Stories about: imaging

Flipping the switch on tumor growth

Pictures of angiogenic tumor cells
Time-lapse imaging can reveal tell-tale changes in cellular behaviors associated with tumor growth.

Without a blood supply, a tumor can remain dormant and harmless. But new blood vessel growth from an existing vessel, a process called angiogenesis, is a hallmark of both benign and malignant tumors. During angiogenesis, blood vessels invade tumors and activate them, fueling their growth.

Now, Marsha A. Moses, PhD, who directs the Vascular Biology Program at Boston Children’s Hospital, and members of her laboratory have revealed that a specialized imaging system can detect changes in cell behaviors. These changes predict when tumors are leaving a state of dormancy and becoming more likely to grow.

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Maternal-infant health research will bring placenta into view

placental health
A pre-1858 schematic of the placental circulation from Gray’s Anatomy (Wikimedia Commons).

The afterbirth has generally been an afterthought, but that’s about to change.

This week, 19 research centers were awarded grants from NIH’s Human Placenta Project, which is seeking to learn more about the intricate organ that sustained us in the womb, the interface between us and our mothers.

A robust placenta is key to a healthy pregnancy and baby, but strangely, not much is actually known about it. “It’s a fascinating but very poorly understood structure,” says P. Ellen Grant, MD, who directs the Fetal-Neonatal Neuroimaging and Developmental Science Center at Boston Children’s Hospital and is leading one of the projects.

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3-D printed models may soon guide one-of-a-kind pediatric heart operations

Photo credit: Bryce Vickmark, MIT News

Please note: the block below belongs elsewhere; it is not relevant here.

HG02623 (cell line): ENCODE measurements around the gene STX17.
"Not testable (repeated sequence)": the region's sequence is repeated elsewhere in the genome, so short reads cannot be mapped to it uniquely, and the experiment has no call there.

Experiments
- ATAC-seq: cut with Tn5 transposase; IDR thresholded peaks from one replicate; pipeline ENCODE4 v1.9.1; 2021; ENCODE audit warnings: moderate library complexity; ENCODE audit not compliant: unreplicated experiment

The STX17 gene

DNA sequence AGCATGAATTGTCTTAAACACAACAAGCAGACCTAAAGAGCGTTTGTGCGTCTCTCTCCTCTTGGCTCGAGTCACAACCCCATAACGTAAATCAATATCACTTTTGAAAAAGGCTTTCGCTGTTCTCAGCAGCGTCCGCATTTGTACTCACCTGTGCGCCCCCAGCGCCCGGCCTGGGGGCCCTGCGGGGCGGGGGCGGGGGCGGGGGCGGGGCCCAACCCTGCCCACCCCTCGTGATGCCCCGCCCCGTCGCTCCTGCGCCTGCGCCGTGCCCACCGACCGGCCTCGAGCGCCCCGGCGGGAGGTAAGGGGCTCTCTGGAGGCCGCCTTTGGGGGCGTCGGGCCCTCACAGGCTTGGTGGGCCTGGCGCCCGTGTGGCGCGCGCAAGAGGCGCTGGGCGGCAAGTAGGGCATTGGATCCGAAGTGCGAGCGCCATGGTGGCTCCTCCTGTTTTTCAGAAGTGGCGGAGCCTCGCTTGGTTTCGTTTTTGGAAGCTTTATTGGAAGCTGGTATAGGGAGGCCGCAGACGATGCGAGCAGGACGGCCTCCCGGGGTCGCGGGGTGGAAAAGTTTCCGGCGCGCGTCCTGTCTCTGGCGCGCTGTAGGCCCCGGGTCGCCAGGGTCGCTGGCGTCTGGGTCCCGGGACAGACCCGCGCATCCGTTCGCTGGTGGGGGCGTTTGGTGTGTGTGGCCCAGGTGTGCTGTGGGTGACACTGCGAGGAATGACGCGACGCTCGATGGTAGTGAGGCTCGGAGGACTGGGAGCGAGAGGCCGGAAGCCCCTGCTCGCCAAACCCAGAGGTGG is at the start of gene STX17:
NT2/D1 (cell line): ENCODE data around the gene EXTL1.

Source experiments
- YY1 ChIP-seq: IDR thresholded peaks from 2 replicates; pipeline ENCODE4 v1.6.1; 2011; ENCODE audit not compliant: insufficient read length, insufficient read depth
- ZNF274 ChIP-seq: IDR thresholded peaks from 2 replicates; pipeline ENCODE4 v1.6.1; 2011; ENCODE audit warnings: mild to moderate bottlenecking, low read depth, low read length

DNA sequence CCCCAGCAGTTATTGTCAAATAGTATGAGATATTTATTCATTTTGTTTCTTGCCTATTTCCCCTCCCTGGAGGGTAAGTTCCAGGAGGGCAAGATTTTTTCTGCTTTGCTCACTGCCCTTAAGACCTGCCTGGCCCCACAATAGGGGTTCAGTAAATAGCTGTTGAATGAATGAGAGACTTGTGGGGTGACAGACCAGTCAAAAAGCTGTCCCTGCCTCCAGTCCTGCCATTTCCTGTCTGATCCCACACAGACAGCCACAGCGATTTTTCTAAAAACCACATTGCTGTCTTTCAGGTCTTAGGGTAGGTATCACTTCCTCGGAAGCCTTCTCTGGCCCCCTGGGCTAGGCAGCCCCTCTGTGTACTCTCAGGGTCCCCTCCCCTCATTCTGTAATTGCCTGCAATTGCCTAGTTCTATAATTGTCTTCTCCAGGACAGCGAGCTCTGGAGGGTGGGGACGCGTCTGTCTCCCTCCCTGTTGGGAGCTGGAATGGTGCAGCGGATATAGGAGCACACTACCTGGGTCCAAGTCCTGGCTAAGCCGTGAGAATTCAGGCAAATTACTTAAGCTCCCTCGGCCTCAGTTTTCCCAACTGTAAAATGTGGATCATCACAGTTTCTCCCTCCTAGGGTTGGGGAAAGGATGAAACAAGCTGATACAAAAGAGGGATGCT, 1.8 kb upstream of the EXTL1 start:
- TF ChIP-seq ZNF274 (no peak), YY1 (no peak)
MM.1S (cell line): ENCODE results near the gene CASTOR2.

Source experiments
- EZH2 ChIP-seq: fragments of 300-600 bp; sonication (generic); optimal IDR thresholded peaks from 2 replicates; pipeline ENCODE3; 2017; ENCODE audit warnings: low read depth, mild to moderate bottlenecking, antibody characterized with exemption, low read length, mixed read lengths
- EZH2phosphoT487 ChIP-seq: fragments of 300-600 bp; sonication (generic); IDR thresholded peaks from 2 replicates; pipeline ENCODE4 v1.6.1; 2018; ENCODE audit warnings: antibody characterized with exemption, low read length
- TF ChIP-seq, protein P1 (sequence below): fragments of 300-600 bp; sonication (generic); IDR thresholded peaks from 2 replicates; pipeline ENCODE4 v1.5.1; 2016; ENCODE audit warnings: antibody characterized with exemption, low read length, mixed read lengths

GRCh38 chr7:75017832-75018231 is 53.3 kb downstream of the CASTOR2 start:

Photo credit: Bryce Vickmark, MIT News

No two hearts are alike. It sounds like poetry, but this adage takes on a special meaning for pediatric cardiac surgeons.

Children born with congenital heart disease have unique cardiac anatomies. To correct them, surgeons need a nuanced understanding of each structure and chamber of the heart, and for decades have relied on (increasingly sophisticated) imaging technology.

Soon, though, they will be able to touch, turn and view replicas of their patients’ hearts up close. Researchers at Boston Children’s Hospital and MIT have jointly designed a computer program that can convert MRI scans of a patient’s heart into 3-D physical models.

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Five cool medical innovations we saw last week

Last week, Boston Children’s Hospital’s Innovation Acceleration Program hosted a jam-packed Innovators’ Showcase where teams from around the hospital networked, traded ideas and showed off their projects. Here are a few Vector thinks are worth watching.

isotropic diffusion reveals information on axons on DTI1. An imaging ‘biomarker’ after concussion

Thirty percent of people who suffer a mild traumatic brain injury—a.k.a. concussion—have ongoing symptoms that can last months or years. If patients at risk could be identified, they could receive early interventions such as brain cooling and anti-seizure medications. New MRI protocols that can measure free, non-directional diffusion of water, coupled with sophisticated analytics, are achieving unprecedented pictures of what happens inside the brain after injury.

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Brain structural imaging: Gleaning more with math

MRI images showing isotropic diffusion in autism